What a fun day at the Indiana State Fair!
This was my first daytime visit to the 2016 Fair and I got to spend time with my dear mom and fabulous sister.
Mom recently had knee surgery so we tested out the handicapped parking at the Indiana School for the Deaf (42nd Street) and it worked wonderfully. We were able to park right by the sidewalk and street. We just had to cross the street to get into the Fairgrounds.
My only real goal for the day was to take the Architectural Trolley Tour of the Fairgrounds. Mom wanted to visit the Indiana Arts Building and Beth was interested in the Indiana Bicentennial Pavilion.
I had it in my head that the trolley tour started at 10:00, even though I'd written in yesterday's wrap up that it started at 11:00, so we arrived freakishly early. Since we were already at the DNR Building we looked at the exhibits there (ATVs scare me even more!) and the items in the gift shop. We walked ambled towards the FFA Building, stopping for iced tea and popping into the State Fair Bakery - quite possibly the only building in the Fairgrounds I haven't been in.
Mom fed baby goats in the FFA Petting Zoo and we shopped in the FFA Marketplace. The shop carries all Indiana-made products and the proceeds are donated to FFA. Mom and I are both hooked on the Olympia Caramels.
Mom has more willpower than I do, I think I finished my packet before we left the Fairgrounds.
We got back to the DNR Building in time for the tour. We got about a fourth of the way around the Fairgrounds before the rain started, smearing my notes. I'll just add bits and pieces of the architectural history over the course of the next few days and as my notes dry out.
The Swine Barn was known as the "Pig Palace" when it was built in 1923. The brick, steel, and tile building with concrete floors was posh for its time, and it still serves its purpose well over 90 years later. Be sure and look up at the outside of the building when you walk in - notice the hog's head sculptures in round glazed terra-cotta medallions.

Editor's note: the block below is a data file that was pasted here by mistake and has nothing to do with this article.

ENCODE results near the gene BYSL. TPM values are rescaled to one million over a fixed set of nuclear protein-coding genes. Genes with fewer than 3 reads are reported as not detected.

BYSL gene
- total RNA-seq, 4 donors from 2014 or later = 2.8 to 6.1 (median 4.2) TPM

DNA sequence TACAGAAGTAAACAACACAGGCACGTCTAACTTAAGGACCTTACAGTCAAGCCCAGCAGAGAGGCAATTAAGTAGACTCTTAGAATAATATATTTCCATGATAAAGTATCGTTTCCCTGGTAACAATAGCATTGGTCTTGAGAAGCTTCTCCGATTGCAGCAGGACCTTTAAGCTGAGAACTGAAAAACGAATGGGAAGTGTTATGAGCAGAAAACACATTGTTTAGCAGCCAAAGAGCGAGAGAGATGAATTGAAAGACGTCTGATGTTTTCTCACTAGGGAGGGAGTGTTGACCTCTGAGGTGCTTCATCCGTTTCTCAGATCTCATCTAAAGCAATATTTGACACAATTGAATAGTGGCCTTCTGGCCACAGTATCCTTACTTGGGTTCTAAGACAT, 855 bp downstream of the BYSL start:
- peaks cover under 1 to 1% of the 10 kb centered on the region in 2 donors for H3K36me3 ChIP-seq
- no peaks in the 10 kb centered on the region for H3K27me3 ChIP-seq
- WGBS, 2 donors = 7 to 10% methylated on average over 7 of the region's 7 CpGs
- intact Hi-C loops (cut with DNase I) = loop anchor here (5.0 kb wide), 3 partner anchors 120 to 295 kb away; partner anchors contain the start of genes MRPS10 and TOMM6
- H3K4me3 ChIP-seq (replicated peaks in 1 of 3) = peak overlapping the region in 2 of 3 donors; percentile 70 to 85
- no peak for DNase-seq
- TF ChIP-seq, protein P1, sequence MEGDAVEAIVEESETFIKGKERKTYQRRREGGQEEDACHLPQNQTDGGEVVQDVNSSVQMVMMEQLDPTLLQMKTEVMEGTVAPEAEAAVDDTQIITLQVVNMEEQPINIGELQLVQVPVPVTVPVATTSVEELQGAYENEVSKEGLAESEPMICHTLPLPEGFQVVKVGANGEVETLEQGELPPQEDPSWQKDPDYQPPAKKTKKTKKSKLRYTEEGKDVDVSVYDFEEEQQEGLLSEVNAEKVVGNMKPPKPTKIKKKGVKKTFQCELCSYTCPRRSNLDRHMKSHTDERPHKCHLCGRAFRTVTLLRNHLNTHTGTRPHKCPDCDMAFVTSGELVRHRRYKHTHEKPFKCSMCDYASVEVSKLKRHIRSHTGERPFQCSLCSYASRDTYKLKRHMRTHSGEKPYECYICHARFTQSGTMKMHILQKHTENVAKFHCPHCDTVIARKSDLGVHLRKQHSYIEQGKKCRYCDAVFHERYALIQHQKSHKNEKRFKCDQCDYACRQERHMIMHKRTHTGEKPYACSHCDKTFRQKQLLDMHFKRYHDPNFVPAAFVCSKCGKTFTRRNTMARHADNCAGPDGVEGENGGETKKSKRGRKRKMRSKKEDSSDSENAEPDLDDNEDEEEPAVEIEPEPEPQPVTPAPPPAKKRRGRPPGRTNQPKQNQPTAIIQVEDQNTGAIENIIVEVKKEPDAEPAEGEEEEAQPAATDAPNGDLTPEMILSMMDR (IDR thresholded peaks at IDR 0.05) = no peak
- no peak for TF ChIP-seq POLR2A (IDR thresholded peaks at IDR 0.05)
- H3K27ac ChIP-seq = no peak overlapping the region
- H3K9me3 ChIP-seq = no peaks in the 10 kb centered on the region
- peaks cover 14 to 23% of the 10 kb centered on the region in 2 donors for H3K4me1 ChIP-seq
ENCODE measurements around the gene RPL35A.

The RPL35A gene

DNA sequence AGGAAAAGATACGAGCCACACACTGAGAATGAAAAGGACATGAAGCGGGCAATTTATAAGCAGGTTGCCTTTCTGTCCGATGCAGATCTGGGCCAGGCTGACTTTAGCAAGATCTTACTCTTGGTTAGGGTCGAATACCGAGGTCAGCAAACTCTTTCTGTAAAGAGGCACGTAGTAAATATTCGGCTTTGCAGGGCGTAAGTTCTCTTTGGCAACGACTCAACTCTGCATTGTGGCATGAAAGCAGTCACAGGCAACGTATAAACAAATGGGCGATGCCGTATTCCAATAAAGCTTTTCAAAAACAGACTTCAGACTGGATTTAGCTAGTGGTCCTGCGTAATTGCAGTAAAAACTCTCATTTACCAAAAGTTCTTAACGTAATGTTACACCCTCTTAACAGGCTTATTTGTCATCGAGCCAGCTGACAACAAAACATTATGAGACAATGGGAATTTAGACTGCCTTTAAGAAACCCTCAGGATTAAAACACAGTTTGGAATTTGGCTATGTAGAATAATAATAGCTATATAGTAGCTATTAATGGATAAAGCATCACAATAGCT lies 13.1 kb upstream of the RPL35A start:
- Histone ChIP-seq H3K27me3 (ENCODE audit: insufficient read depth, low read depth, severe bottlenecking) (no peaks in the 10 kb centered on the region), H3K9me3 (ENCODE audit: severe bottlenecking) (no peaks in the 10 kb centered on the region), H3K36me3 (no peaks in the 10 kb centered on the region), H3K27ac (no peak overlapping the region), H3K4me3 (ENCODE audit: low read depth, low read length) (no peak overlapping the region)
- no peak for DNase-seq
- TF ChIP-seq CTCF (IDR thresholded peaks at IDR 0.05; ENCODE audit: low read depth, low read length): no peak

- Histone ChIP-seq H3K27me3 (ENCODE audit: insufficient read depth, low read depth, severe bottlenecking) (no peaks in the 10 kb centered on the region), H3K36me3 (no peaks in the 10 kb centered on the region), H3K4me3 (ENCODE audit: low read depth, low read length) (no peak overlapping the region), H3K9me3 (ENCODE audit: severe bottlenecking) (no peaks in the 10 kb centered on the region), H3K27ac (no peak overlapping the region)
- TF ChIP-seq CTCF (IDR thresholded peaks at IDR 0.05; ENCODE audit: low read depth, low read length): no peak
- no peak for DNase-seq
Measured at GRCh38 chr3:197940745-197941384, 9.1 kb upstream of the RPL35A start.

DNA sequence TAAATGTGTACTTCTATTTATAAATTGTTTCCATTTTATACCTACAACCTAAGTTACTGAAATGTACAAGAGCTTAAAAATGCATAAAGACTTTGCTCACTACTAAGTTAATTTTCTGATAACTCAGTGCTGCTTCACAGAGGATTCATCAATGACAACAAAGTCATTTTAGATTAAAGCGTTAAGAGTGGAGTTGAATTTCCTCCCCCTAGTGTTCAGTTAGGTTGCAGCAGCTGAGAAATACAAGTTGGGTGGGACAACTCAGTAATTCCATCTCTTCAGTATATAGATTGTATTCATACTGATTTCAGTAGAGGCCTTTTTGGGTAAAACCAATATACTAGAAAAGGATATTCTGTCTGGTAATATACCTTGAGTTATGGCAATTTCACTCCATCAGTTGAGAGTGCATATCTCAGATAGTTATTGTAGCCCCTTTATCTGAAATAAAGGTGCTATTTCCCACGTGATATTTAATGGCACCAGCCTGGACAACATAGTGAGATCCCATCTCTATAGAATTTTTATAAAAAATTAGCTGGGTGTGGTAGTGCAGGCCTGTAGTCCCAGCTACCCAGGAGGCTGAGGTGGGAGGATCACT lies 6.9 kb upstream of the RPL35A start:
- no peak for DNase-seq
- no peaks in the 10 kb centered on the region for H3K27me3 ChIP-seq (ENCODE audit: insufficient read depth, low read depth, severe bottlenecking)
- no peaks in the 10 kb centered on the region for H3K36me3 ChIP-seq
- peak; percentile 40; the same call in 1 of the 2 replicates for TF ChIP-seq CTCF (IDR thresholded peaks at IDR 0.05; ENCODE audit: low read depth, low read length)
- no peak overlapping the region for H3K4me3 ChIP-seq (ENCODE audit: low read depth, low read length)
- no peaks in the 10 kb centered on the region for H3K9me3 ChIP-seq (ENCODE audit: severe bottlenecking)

Terra-cotta was a new building material in that era and very popular. The architects, J. Edwin Kopf and Woolling added the fun touch touch and the theme can be seen throughout the Fairgrounds. The swine barn is built in the Arts and Crafts style, popular for houses at the time. There are fewer examples of the style in commercial buildings. The barn’s tapestry-laid brick work and bands of colored tiles are lovely examples of the style.
We also learned that the Midway has been in the same spot since the State Fair moved to the current site in 1892. As folks arrived on the Monon railroad, that would have been their first view of the Fair!
The rain continued, but we didn't care - it was lunch time. Pork chop for me, rib-eye sandwiches for Beth and Mom. Our next stop was the Indiana Bicentennial Pavilion.
We had great fun in there. Mom treated us to commemorative Bicentennial coins and I purchased the Indiana at 200
We got our photograph taken in front of a green screen and the Indiana Bicentennial folks added some Hoosie r
touches and emailed us the photo.
There were several fun photo opportunities - here I am with the Bicentennial Torch.
Our last stop was the Indiana Arts Building to look at all of the wonderful handicrafts, antiques, culinary projects, and my entry into the Ugly Lamp contest.
All and all it was a perfect day at the great Indiana State Fair!
Nora Spitznogle can still recite the 4-H pledge by heart and is an unabashed Indiana State Fair geek. She hasn't missed a single day of the Fair in over a decade and the stack of ribbons from entering baking competitions and ugly lamp contests in the Open Show are among her prized possessions.